Barthorp, Michael.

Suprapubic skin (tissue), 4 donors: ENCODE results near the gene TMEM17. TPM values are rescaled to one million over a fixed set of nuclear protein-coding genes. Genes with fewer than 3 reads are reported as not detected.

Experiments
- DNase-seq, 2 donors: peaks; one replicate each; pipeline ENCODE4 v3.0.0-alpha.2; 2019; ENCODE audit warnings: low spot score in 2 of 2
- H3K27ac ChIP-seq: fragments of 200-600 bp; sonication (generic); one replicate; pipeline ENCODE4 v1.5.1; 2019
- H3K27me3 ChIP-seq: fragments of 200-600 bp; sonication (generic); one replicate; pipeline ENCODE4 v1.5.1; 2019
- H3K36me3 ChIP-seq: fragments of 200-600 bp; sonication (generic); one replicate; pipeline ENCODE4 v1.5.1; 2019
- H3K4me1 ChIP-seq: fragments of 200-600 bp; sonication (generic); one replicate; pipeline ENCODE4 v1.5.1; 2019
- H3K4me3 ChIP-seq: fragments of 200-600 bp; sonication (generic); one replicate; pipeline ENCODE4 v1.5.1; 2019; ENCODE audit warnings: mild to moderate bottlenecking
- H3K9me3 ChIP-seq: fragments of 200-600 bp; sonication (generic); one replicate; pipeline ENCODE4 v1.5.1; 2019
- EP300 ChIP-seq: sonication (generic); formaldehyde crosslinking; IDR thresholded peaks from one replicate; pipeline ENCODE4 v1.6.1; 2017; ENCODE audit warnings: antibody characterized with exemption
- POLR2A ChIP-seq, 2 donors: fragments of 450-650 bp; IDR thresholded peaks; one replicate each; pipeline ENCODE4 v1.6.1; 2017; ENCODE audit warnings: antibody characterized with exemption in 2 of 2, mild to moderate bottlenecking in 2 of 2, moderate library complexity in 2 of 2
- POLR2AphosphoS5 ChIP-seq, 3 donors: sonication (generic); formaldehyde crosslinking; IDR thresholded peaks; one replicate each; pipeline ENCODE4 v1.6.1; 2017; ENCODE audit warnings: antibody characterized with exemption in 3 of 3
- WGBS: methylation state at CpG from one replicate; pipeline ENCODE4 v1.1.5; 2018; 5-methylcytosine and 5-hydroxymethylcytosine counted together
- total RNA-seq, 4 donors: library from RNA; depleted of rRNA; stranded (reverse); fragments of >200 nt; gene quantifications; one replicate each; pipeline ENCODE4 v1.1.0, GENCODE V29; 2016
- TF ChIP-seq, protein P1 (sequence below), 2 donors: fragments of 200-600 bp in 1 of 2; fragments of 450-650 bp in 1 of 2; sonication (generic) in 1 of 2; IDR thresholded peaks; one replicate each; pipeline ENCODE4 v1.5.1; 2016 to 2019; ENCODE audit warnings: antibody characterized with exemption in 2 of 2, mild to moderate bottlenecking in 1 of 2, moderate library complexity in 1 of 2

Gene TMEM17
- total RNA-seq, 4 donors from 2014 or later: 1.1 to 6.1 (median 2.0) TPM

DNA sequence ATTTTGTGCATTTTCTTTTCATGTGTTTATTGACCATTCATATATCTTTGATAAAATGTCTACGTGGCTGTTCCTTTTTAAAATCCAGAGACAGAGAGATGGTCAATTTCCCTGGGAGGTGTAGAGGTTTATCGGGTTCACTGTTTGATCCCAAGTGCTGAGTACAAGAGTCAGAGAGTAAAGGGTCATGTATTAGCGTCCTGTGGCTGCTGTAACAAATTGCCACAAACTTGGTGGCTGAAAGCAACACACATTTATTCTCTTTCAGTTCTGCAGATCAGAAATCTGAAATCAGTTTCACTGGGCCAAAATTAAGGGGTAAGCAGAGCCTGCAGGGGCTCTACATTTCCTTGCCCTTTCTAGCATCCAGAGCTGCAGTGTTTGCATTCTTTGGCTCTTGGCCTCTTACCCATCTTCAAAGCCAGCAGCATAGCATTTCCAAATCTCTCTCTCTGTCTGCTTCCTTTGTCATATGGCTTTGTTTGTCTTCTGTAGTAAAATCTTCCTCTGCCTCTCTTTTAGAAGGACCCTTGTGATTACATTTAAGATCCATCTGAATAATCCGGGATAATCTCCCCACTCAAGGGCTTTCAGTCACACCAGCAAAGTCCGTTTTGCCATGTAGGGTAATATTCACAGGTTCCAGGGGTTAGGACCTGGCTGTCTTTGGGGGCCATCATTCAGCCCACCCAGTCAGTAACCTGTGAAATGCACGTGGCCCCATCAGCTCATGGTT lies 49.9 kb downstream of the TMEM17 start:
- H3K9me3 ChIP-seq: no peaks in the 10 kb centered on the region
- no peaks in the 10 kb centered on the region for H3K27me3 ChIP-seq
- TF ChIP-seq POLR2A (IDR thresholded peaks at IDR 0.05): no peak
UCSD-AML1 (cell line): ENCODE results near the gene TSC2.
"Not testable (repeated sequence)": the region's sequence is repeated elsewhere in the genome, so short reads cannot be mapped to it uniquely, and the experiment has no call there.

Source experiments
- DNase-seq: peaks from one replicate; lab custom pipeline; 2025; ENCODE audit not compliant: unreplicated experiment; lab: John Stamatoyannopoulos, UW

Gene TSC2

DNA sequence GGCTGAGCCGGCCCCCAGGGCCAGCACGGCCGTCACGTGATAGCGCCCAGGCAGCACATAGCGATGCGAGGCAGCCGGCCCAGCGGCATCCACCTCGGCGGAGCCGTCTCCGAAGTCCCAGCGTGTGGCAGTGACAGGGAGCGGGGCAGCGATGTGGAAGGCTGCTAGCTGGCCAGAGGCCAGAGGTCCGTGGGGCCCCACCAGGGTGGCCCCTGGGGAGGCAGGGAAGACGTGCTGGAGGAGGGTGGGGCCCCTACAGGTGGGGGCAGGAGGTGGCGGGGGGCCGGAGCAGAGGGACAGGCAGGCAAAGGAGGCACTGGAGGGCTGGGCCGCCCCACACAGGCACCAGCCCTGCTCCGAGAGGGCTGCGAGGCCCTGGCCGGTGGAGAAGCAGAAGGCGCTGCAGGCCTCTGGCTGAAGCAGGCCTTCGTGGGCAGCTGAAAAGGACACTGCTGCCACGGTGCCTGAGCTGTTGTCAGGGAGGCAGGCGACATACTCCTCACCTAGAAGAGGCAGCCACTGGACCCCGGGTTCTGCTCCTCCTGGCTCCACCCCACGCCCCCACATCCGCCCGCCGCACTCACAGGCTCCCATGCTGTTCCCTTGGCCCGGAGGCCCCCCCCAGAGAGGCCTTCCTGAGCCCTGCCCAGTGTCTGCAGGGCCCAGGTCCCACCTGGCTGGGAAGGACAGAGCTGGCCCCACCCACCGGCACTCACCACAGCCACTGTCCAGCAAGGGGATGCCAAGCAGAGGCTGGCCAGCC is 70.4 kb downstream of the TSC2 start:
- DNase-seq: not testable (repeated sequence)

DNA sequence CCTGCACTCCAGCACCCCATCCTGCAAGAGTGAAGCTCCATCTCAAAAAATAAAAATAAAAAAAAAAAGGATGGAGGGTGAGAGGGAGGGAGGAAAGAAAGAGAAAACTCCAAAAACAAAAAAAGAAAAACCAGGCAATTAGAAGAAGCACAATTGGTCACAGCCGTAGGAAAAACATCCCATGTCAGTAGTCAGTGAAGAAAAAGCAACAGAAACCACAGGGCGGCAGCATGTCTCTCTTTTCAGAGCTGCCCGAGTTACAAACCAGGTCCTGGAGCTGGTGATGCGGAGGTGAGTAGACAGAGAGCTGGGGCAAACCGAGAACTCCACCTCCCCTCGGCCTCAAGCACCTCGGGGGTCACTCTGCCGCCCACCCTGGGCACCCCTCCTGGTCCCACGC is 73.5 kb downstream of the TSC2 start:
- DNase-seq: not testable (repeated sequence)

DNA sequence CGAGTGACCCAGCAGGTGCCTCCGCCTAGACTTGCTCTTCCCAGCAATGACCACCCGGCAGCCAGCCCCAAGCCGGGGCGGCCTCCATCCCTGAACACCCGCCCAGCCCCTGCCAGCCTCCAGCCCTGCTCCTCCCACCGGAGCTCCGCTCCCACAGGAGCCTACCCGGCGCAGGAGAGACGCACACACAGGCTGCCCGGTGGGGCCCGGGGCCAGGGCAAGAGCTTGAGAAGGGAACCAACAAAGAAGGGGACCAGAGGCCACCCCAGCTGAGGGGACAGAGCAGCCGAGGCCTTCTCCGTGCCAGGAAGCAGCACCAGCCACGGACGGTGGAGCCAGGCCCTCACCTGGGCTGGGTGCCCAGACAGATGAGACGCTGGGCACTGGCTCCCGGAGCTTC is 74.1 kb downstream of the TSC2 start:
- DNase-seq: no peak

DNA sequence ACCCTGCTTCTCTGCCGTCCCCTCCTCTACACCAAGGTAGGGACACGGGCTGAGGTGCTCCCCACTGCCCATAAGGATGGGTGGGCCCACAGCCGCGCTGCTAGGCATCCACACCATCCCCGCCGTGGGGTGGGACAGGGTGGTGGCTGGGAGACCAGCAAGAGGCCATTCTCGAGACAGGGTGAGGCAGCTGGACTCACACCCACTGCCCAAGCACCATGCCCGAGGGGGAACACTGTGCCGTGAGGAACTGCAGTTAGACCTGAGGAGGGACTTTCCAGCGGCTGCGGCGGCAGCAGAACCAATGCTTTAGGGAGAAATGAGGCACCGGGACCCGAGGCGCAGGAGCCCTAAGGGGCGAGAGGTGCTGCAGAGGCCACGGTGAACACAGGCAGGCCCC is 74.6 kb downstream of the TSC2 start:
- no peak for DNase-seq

1st ed., 1996. 128 pp., 8 cold., plates + numerous b&w photo-ills., ills., + maps & plans. D.j., 32 x 24cm. FINE. In June 1897 the ambush of a British-officered column by Madda Khel Waziris marked the outbreak of the greatest Indian frontier war ever fought by the British Raj. Goaded by their protests, nearly all the Pathan tribes rose as one. It took eight months and over 60 battalions supported by cavalry, artillery and engineers, to put down the great Pathan rising; and the enemy remained uncowed and dangerous to the end. The author’s fascinating account of the operations of the Tochi, Malakand, Buner, Mohmand and Tirah Field Forces is the first to be devoted solely to the whole course of the Great Frontier War 1897-98. He describes the country, its peoples, the British and Indian soldiers who fought there, their weapons and tactics. Superbly illustrated including colour plates.

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